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We're a mission-driven tech firm arming defenders with groundbreaking software to track law enforcement misconduct

Enformates Journey


The First Defender Database

Techtivist founder Julie Ciccolini joined The Legal Aid Society under a first-of-its-kind initiative to track police misconduct called "The Cop Accountability Project."


Realizing the need for a technical solution, Julie built the first defender database of its kind.


The Database Improves Police Transparency

After spearheading the expansion of The Cop Accountability Database to 12 other defender orgs in New York City, Julie co-released CAPstat, a searchable public database detailing extensive records on the NYPD.


The Database Changes a State Law

The database inspired systemic changes culminating in the historic repeal of NY State law 50-A, making police personnel records public for the first time. The database has been a critical source of policing data, catalyzing five successful lawsuits that have improved policing practices and multiple new transparency laws.

The project continues as Law Enforcement Lookup (LELU) under LAS's Cop Accountability Project.​


The Database Goes National

To bring the database to other defenders, Julie launched the NACDL's Full Disclosure Project, which expanded the underlying technology from the Cop Accountability Project into a software product for national use.

Under a three-year grant, the project established 5 statewide and 2 city-wide databases, tracked over 150,000 officers from 2,000 agencies, and collected over 17,000 records of police misconduct.

Learn more about the work in this NACDL report


Launching Enformate:
The First Defender Software to Track Police Misconduct

After proving the impact of defender databases in jurisdictions across the country, Julie founded Techtivist to make the software, now called Enformate, more valuable and accessible to defenders nationwide.

Our founder created the first-ever defender database to track police misconduct and consistently evolved it to become the transformational software we call Enformate.

Check out some key milestones on our journey:

Julie Ciccolini speaking

About our Founder

Julie Ciccolini has dedicated her career to building technology to advance human rights. After a decade of fighting for police transparency and accountability, Julie founded Techtivist to fill a critical need in the defense community for innovative software solutions that drive meaningful change. In her prior role at The Legal Aid Society, Julie designed software to identify and expose police misconduct, preventing numerous wrongful convictions and sparking a movement to reform police secrecy. She co-launched a public database of misconduct in New York, which ignited a successful challenge to a statewide police secrecy law. Her work on criminal justice additionally contributed to the repeal of three discriminatory laws against people of color and queer individuals. Julie then joined Human Rights Watch as a Research Technologist and inaugural member of the Digital Investigations Lab — a first-of-its-kind initiative to apply emerging technology to bolster remote investigations into human rights abuses in over 90 countries. There, she investigated the failures of police accountability systems in New York City. Her reporting contributed to the largest per-person settlement for a mass arrest in the city's history. From 2020-2023, Julie was the Director of Law Enforcement Accountability at the National Association of Criminal Defense Lawyers. She created and directed The Full Disclosure Project to expand her software nationwide. The project established seven statewide databases of misconduct, collectively tracking records on over 150,000 officers from nearly 2,000 agencies. A sought-after subject matter expert on police accountability, Julie has been featured in the New York Times, Washington Post, New Yorker, NPR, and CNN. In 2022, she was named Columbia University Graduate School's "Most Outstanding Recent Alumni."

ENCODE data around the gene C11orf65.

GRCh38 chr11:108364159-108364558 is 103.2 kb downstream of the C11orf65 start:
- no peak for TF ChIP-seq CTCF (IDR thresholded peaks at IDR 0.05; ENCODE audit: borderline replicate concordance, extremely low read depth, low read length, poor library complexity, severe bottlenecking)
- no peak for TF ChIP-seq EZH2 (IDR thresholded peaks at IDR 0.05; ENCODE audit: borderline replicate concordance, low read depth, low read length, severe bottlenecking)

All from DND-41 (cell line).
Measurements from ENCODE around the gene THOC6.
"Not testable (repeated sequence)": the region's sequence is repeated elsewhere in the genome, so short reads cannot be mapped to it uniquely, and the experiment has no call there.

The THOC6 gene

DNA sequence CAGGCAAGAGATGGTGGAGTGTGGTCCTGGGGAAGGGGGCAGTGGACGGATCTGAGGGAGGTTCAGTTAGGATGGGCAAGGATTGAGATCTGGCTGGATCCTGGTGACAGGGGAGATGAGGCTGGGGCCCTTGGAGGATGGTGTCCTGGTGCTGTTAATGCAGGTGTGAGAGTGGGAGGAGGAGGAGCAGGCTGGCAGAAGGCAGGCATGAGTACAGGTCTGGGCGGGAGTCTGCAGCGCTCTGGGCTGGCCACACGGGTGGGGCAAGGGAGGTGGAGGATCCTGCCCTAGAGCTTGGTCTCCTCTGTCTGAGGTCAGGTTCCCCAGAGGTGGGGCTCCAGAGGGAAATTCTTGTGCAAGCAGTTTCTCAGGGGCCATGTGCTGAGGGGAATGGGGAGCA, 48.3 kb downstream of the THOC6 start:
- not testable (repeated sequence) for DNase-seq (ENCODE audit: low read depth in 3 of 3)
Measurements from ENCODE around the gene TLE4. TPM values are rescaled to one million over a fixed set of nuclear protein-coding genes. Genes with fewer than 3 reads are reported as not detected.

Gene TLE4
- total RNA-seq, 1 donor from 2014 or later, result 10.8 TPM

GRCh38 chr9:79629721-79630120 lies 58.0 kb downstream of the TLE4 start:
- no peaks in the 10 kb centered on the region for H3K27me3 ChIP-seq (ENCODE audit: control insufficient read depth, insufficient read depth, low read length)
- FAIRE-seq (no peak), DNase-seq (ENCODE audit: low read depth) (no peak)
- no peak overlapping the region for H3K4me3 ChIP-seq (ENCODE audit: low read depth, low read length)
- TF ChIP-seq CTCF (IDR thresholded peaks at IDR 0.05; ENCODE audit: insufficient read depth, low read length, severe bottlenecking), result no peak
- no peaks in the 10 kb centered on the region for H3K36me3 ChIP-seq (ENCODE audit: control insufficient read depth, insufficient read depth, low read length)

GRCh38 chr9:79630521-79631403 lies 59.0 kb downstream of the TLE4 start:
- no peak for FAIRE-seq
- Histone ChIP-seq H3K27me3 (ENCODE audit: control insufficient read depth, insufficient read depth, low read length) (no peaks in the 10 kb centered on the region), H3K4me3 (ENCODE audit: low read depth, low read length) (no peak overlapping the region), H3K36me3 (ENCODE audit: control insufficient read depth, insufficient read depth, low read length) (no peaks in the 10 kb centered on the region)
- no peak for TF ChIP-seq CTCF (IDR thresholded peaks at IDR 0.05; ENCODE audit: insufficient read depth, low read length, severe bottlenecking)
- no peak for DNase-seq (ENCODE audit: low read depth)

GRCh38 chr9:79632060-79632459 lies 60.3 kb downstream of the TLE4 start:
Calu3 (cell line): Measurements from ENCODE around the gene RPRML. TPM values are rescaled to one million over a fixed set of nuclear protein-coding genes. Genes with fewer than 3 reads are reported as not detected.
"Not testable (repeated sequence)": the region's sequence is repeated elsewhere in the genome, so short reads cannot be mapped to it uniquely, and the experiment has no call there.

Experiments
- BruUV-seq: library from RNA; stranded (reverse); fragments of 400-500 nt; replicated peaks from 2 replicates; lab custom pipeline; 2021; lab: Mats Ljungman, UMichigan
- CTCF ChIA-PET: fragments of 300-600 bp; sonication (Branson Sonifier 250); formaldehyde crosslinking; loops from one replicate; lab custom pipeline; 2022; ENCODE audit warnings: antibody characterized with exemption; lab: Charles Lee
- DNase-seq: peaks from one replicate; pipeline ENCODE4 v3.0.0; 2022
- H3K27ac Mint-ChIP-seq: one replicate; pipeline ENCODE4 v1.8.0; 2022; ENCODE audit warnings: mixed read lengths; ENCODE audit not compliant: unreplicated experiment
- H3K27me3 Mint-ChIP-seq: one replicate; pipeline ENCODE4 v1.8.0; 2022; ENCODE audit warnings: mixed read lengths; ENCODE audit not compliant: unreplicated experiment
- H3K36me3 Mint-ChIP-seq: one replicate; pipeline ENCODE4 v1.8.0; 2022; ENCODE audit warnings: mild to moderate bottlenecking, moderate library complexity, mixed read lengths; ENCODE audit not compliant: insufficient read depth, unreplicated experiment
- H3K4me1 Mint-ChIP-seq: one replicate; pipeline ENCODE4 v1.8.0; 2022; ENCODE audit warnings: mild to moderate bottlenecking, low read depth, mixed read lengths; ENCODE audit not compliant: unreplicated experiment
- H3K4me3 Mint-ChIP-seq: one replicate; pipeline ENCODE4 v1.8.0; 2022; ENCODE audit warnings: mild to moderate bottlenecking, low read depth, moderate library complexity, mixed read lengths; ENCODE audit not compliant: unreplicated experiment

This report demonstrates why every defender should track law enforcement misconduct. It examines how defense lawyers have pioneered the movement to track police misconduct, the impact of their work, and recommendations for other defenders looking to join the movement. ​



This report shares key principles, tensions, and practices discussed at a convening that brought together practitioners to discuss the benefits and harms of collecting policing data and connect efforts with organizing aimed at effecting change. The report is intended to guide ongoing conversations and development of best practices and inform future project planning and funding decisions. 




This report provides a detailed account of the unjustified police response to a peaceful protest in New York to highlight the city’s ineffectual accountability systems that protect abusive police officers, show the shortcomings of incremental reforms, and makes the case for structural change. It contributed to the largest per-person settlement for a mass arrest in NY history. 



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